Pricing Data Tampering in Automated Fare Collection with NFC-Equipped Smartphones


Automated Fare Collection (AFC) systems have been globally deployed for decades, particularly in the public transportation network where the transit fee is calculated based on the length of the trip (a.k.a., distance-based pricing AFC systems). Although most messages of AFC systems are insecurely transferred in plaintext, system operators did not pay much attention to this vulnerability, since the AFC network is basically isolated from the public network (e.g., the Internet)-there is no way of exploiting such a vulnerability from the outside of the AFC network. Nevertheless, in recent years, the advent of Near Field Communication (NFC)-equipped smartphones has opened up a channel to invade into the AFC network from the mobile Internet, i.e., by Host-based Card Emulation (HCE) over NFC-equipped smartphones. In this paper, we identify a novel paradigm of attacks, called LessPay, against modern distance-based pricing AFC systems, enabling users to pay much less than what they are supposed to be charged. The identified attack has two important properties: 1) it is invisible to AFC system operators because the attack never causes any inconsistency in the back-end database of the operators; and 2) it can be scalable to affect a large number of users (e.g., 10,000) by only requiring a moderate-sized AFC card pool (e.g., containing 150 cards). To evaluate the efficacy of the attack, we developed an HCE app to launch the LessPay attack; and the real-world experiments demonstrate not only the feasibility of the LessPay attack (with 97.6 percent success rate) but also its low cost in terms of bandwidth and computation. Finally, we propose, implement and evaluate four types of countermeasures, and present security analysis and comparison of these countermeasures on defending against the LessPay attack.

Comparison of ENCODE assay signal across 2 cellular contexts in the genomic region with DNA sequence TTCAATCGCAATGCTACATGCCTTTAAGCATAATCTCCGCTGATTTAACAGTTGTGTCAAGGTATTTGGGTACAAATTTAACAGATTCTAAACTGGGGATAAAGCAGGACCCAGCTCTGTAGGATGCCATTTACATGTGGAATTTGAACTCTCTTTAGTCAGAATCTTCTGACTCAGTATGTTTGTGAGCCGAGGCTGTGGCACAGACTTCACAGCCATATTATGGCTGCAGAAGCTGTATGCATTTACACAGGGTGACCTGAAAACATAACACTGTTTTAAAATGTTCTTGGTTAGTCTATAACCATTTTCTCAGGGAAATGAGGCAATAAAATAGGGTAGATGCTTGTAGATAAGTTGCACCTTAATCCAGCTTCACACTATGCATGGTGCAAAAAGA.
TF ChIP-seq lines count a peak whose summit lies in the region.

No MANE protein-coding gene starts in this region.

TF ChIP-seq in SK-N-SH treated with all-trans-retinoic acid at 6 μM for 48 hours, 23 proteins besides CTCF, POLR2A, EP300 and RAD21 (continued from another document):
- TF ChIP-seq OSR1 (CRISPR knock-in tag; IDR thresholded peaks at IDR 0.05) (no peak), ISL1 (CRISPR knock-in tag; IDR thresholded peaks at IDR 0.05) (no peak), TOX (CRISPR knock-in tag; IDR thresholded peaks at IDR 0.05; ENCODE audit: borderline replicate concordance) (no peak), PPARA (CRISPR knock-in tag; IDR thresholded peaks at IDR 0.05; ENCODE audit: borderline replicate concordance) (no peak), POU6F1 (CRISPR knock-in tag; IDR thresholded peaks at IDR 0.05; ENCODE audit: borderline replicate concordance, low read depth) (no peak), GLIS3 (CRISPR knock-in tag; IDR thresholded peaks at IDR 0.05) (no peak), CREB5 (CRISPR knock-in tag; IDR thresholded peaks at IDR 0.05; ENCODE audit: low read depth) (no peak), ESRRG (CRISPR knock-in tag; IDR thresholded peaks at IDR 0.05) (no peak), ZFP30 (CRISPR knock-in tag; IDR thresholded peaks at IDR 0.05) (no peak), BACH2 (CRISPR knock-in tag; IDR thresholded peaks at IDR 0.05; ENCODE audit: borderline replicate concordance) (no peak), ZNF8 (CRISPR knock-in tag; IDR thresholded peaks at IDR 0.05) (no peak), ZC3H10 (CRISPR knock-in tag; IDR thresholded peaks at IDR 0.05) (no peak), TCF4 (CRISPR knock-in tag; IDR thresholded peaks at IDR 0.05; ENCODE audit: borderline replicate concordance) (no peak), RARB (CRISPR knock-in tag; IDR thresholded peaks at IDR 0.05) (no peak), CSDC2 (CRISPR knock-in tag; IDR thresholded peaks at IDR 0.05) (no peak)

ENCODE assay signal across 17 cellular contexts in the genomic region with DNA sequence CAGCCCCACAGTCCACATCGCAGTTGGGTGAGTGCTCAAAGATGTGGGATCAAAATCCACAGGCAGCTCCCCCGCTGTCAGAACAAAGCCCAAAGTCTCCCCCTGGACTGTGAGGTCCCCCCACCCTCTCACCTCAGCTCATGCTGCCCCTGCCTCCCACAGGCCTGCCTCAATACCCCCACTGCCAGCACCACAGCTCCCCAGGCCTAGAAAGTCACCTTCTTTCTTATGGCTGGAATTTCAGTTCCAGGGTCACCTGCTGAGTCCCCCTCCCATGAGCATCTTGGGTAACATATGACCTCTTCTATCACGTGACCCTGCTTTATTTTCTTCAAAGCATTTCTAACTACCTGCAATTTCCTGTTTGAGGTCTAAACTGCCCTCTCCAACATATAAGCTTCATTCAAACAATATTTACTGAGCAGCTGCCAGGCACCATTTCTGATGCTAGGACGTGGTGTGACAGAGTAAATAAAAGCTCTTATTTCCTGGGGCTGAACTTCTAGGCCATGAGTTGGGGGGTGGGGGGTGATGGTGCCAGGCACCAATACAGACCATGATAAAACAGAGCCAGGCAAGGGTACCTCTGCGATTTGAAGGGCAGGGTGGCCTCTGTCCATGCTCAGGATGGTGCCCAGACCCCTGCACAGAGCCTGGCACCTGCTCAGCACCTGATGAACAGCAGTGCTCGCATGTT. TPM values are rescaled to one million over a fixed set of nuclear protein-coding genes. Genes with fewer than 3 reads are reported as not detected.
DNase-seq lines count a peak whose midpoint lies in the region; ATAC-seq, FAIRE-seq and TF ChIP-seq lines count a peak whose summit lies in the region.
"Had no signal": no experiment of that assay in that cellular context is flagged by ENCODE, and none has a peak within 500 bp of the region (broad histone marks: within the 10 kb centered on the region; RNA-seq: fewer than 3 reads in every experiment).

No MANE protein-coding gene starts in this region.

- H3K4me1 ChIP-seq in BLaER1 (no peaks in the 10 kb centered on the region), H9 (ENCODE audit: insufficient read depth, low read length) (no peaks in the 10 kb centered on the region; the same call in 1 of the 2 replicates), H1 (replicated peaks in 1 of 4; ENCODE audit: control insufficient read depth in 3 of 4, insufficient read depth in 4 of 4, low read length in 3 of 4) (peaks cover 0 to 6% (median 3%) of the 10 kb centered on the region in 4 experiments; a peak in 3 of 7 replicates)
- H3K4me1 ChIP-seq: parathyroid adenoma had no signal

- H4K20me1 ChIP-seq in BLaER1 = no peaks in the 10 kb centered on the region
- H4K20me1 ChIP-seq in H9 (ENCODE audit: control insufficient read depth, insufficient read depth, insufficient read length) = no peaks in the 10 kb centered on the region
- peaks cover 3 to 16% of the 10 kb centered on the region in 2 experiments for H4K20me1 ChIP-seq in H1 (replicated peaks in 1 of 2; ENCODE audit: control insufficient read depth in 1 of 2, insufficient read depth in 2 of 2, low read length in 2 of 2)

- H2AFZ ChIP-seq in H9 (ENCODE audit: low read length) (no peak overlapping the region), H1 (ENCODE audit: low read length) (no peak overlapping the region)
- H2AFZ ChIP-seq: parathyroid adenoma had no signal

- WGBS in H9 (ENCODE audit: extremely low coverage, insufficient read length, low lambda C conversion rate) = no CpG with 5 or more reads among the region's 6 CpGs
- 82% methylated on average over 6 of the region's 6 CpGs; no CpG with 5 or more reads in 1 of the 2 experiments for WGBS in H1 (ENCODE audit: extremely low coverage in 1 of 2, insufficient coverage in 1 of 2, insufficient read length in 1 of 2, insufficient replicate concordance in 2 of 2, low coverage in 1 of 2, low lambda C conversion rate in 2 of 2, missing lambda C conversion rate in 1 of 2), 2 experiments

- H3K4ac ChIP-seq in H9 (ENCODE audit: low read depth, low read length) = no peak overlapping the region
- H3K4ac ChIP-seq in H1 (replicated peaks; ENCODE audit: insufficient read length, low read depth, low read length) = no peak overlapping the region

In IEEE Transactions on Mobile Computing
Research Assistant Professor

My research interests include IoT security, AIoT, and edge computing.